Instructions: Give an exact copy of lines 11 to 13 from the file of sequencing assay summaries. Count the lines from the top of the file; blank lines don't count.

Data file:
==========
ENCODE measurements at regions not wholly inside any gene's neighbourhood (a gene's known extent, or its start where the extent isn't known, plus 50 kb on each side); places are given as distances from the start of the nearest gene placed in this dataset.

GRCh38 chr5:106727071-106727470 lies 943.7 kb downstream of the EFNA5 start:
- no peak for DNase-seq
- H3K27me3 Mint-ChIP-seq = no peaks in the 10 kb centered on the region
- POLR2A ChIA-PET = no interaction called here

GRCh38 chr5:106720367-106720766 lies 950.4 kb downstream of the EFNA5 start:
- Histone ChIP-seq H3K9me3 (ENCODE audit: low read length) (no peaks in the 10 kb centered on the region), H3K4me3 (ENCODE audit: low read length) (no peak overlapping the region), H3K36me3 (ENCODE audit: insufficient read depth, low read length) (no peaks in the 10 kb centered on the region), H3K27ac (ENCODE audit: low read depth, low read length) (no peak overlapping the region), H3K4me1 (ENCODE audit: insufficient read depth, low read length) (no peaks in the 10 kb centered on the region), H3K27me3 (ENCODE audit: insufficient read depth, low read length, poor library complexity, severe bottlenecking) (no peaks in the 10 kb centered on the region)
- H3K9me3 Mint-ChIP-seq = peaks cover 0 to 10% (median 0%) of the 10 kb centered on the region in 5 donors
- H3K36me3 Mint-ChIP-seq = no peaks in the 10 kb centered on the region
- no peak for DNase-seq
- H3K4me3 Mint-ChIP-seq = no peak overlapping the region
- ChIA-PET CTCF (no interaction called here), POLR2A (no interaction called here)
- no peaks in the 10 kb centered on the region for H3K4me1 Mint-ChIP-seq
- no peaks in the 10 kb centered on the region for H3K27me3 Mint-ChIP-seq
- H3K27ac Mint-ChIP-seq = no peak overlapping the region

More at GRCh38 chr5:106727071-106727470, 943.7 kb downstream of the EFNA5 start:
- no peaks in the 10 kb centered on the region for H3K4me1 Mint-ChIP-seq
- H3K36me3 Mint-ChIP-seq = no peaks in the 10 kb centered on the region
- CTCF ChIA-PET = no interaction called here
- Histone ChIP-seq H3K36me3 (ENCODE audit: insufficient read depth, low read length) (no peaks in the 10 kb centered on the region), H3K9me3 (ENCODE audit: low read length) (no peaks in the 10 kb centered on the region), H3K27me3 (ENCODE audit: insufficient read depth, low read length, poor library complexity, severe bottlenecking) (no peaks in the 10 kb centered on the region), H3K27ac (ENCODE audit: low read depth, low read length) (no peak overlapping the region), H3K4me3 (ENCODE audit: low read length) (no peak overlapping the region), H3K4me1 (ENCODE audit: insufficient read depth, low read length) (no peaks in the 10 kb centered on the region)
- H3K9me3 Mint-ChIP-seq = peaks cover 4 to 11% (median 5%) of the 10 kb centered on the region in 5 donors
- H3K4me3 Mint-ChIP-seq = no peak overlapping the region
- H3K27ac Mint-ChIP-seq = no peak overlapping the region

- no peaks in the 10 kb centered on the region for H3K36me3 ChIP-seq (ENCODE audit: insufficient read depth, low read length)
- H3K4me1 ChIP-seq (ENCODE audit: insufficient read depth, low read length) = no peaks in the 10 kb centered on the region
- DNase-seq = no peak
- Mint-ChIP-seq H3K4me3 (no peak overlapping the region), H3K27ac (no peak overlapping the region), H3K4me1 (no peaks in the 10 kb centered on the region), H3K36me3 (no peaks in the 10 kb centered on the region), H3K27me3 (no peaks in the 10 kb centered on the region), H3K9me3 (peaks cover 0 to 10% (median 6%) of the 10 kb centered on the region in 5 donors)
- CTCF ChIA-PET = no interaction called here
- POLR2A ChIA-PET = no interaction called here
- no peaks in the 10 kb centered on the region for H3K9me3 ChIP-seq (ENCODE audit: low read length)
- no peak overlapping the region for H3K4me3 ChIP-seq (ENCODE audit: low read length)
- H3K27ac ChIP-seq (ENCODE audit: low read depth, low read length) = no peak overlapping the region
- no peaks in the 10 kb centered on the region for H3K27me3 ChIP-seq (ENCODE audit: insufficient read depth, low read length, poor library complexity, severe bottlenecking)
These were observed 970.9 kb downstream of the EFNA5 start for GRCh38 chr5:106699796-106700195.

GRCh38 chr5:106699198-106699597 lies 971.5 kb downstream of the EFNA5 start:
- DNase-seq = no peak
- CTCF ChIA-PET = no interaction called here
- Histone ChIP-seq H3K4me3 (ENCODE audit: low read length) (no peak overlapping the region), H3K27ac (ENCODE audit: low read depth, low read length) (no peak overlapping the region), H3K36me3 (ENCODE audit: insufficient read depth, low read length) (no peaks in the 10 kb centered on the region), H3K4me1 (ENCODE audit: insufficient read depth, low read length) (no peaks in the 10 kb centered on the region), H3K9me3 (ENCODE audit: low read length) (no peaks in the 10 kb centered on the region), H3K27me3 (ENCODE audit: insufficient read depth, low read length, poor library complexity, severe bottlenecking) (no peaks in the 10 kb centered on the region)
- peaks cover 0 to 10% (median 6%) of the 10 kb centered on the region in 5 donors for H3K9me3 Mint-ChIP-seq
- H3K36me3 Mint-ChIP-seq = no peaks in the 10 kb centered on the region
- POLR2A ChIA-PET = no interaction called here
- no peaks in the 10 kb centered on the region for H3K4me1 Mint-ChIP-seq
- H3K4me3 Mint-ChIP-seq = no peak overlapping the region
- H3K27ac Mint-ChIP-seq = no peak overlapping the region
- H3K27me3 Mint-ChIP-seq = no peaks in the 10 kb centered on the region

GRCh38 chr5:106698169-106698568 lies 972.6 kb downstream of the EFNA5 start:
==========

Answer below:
- H3K4me3 Mint-ChIP-seq = no peak overlapping the region
- ChIA-PET CTCF (no interaction called here), POLR2A (no interaction called here)
- no peaks in the 10 kb centered on the region for H3K4me1 Mint-ChIP-seq